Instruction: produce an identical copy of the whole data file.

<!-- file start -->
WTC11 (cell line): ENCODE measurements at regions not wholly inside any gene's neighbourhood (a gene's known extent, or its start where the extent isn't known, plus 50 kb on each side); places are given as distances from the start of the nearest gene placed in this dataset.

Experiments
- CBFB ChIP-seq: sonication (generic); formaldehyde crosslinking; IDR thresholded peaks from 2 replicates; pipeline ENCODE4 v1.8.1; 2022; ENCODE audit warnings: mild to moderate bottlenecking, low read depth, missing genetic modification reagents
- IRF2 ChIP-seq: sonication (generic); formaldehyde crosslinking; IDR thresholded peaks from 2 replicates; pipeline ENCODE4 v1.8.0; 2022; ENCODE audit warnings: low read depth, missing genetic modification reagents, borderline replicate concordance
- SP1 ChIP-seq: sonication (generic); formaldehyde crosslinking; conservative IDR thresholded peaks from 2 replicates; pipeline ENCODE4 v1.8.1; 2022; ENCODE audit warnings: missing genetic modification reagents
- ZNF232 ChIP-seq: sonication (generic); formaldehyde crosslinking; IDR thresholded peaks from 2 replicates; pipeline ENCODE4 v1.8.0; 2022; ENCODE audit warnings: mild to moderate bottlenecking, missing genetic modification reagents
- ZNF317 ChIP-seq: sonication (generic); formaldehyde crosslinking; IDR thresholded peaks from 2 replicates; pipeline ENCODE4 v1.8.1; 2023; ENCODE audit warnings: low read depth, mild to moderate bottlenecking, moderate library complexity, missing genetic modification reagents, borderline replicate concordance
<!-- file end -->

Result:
WTC11 (cell line): ENCODE measurements at regions not wholly inside any gene's neighbourhood (a gene's known extent, or its start where the extent isn't known, plus 50 kb on each side); places are given as distances from the start of the nearest gene placed in this dataset.

Experiments
- CBFB ChIP-seq: sonication (generic); formaldehyde crosslinking; IDR thresholded peaks from 2 replicates; pipeline ENCODE4 v1.8.1; 2022; ENCODE audit warnings: mild to moderate bottlenecking, low read depth, missing genetic modification reagents
- IRF2 ChIP-seq: sonication (generic); formaldehyde crosslinking; IDR thresholded peaks from 2 replicates; pipeline ENCODE4 v1.8.0; 2022; ENCODE audit warnings: low read depth, missing genetic modification reagents, borderline replicate concordance
- SP1 ChIP-seq: sonication (generic); formaldehyde crosslinking; conservative IDR thresholded peaks from 2 replicates; pipeline ENCODE4 v1.8.1; 2022; ENCODE audit warnings: missing genetic modification reagents
- ZNF232 ChIP-seq: sonication (generic); formaldehyde crosslinking; IDR thresholded peaks from 2 replicates; pipeline ENCODE4 v1.8.0; 2022; ENCODE audit warnings: mild to moderate bottlenecking, missing genetic modification reagents
- ZNF317 ChIP-seq: sonication (generic); formaldehyde crosslinking; IDR thresholded peaks from 2 replicates; pipeline ENCODE4 v1.8.1; 2023; ENCODE audit warnings: low read depth, mild to moderate bottlenecking, moderate library complexity, missing genetic modification reagents, borderline replicate concordance